Photographer:Fotograaf: Joey Roberts
Imagine you, a researcher, are given a bag of money, unlimited time and personnel. What research would you do? University Professor Peter Peters dreams of producing healthy vegetables and fruit using the latest DNA technology.
“Every scientist should cherish a dream, otherwise you are washed out and don't belong at a university, as far as I'm concerned.” Harsh words from nanobiologist Peter Peters, who often specifically asks his colleagues at the Maastricht Multimodal Molecular Imaging institute (M4I): what is your dream? “Scientists are not triggered enough to think outside the box. And a dream is by definition thinking outside the box.”
The town of Venlo and a radius of a hundred kilometres around it is one of the largest vegetable and fruit centres worldwide, Peters begins. “No less than 70 per cent of all these seeds come from the Netherlands, but the question is: can the Netherlands maintain its leading position? Or will we become the ‘Nokia’ of the seed world? You know that Nokia used to be leading in mobile technology, but at decisive moments, especially when apps started to appear, they missed the boat.”
What is the problem? Since recently there has been a revolutionary technology called CRISPR-Cas. With this technology, DNA and so also the proteins can be adapted in no time at all; it's a matter of cutting and pasting. CRISPR-Cas can be used to cut away hereditary diseases but also to improve seeds. “What is now taking years, will soon be done much faster, safer, more efficiently and more sustainably. Something like wheat with very little gluten could be created within six weeks. You could also put an end to the potato disease called late blight; you would no longer need to spray environmentally harmful pesticides on fields ten times a year. And last but not least, you could add extra vitamins to rice.”
All this is possible, but not immediately. In Europe, there is strict legislation for this new technology (comparable to genetic manipulation). In China, Japan, and the US, on the other hand, cutting and pasting is done on a large scale in order to improve vegetables and fruit. “Fortunately, the Dutch government shows less restraint than the EU, and research with CRISPR-Cas is permitted. It is a dream of mine to apply this technology in such a way that pathogens can no longer harm potato plants or strawberries.”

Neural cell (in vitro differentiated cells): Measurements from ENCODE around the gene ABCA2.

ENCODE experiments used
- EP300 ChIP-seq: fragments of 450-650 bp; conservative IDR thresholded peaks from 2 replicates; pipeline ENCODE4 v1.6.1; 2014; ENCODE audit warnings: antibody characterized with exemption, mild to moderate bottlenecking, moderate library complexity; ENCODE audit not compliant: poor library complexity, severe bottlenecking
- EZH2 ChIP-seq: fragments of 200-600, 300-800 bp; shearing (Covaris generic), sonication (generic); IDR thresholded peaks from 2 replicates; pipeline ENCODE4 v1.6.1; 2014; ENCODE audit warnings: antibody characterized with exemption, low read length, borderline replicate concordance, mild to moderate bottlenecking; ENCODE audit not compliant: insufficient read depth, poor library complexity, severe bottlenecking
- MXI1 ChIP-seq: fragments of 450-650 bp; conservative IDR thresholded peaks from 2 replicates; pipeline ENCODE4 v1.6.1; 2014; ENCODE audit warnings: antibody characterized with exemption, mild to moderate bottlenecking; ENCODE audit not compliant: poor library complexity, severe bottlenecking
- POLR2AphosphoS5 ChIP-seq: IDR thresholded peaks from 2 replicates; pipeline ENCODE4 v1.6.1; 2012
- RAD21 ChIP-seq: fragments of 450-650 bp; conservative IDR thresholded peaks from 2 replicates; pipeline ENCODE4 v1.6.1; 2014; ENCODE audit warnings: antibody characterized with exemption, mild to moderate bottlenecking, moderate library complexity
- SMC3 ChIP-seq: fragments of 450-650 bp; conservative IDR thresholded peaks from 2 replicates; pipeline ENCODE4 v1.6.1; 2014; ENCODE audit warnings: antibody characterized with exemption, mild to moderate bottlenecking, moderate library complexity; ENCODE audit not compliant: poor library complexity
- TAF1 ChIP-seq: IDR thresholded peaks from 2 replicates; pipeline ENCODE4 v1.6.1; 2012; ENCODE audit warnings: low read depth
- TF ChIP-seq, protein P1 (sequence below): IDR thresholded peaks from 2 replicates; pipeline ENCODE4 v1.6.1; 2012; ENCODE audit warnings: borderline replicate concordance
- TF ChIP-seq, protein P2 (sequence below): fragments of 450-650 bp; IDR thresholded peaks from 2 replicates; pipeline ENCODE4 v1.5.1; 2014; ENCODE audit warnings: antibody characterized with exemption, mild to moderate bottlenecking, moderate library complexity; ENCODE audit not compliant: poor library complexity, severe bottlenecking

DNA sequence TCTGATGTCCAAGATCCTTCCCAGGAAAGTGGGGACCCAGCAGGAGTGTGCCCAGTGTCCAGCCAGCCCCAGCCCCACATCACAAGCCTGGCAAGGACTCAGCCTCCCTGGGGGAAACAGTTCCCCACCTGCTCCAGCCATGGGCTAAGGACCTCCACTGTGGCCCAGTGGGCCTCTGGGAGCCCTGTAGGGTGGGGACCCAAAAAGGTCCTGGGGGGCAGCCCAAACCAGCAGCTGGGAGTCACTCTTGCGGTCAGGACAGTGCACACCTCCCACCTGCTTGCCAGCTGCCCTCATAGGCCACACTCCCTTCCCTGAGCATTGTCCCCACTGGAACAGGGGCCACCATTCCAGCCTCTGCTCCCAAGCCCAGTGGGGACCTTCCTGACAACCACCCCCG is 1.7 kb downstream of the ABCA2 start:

Peters, who is himself a farmer's son, is not sitting still. On the sidelines, he wants to set up a research group that works with the industry and M4I on modern seed improvement. Logically the group would be located in Venlo, because of the proximity of the vegetable and fruit sector to the Brightlands Campus Greenport. “The only thing is that it’s not easy to find good people in a pioneering environment, where there is no thriving academic setting yet, although it will come.”
Some of the research could be carried out at Peters' institute, where much of the advanced equipment is already present.
The impact of the latest technology goes far beyond the quality of seeds and hence the quality of vegetables and fruit, Peters says. “At the moment, it takes a lot of effort to find labourers, for example, to pick strawberries. Labourers from countries such as Poland are not coming here in the numbers they did before, because their economy is growing. I think we need to get rid of that kind of hard labour anyway. This is also possible with CRISPR-Cas, as you could lengthen the stems from which the strawberries hang, to enable mechanised picking.”